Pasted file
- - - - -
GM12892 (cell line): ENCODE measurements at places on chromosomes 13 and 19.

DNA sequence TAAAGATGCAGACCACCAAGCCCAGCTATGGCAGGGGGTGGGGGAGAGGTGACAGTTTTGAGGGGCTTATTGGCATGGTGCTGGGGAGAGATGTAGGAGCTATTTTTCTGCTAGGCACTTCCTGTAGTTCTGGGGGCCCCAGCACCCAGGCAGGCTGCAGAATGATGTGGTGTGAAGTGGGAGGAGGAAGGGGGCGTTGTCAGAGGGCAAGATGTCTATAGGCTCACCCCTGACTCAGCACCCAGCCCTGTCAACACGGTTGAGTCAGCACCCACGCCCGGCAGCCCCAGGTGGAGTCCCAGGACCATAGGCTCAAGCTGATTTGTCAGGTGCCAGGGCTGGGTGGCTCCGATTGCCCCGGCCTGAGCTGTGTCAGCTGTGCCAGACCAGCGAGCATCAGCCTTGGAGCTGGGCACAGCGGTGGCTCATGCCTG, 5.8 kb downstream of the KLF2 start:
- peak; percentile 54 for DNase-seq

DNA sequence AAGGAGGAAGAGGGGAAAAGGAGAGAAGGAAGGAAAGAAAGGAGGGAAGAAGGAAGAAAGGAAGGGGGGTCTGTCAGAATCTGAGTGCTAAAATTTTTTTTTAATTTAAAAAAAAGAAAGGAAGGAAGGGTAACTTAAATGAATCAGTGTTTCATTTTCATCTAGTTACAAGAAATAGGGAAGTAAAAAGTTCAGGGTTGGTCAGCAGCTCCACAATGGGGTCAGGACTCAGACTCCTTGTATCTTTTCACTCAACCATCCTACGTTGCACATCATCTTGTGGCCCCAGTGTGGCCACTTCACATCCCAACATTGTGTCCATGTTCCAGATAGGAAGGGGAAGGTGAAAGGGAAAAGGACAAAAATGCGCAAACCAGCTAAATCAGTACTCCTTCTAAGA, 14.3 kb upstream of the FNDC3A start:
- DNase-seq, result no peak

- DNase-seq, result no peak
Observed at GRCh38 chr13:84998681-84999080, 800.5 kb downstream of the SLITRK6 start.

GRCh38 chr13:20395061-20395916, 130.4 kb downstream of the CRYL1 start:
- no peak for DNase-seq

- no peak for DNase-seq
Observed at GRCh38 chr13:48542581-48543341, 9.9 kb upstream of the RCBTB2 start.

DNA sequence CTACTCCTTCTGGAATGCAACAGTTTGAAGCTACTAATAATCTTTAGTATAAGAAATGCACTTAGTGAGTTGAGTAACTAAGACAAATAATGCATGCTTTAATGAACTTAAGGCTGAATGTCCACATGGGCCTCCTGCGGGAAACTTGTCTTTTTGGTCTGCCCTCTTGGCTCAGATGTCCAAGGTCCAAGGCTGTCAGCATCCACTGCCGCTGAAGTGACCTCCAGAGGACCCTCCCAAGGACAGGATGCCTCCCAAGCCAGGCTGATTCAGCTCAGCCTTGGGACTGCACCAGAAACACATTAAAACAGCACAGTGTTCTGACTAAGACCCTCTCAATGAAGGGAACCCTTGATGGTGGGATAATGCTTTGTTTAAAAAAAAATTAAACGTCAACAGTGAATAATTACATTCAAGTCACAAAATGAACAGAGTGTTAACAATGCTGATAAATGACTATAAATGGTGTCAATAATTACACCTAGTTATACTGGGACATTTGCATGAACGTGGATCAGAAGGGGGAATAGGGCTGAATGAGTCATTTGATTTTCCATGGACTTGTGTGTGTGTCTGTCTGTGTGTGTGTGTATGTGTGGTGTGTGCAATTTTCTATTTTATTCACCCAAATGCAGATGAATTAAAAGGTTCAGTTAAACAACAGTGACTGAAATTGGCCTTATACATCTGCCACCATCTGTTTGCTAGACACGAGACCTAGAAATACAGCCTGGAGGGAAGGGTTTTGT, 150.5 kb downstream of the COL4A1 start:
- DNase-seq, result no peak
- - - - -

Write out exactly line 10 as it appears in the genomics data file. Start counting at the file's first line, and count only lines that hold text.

- no peak for DNase-seq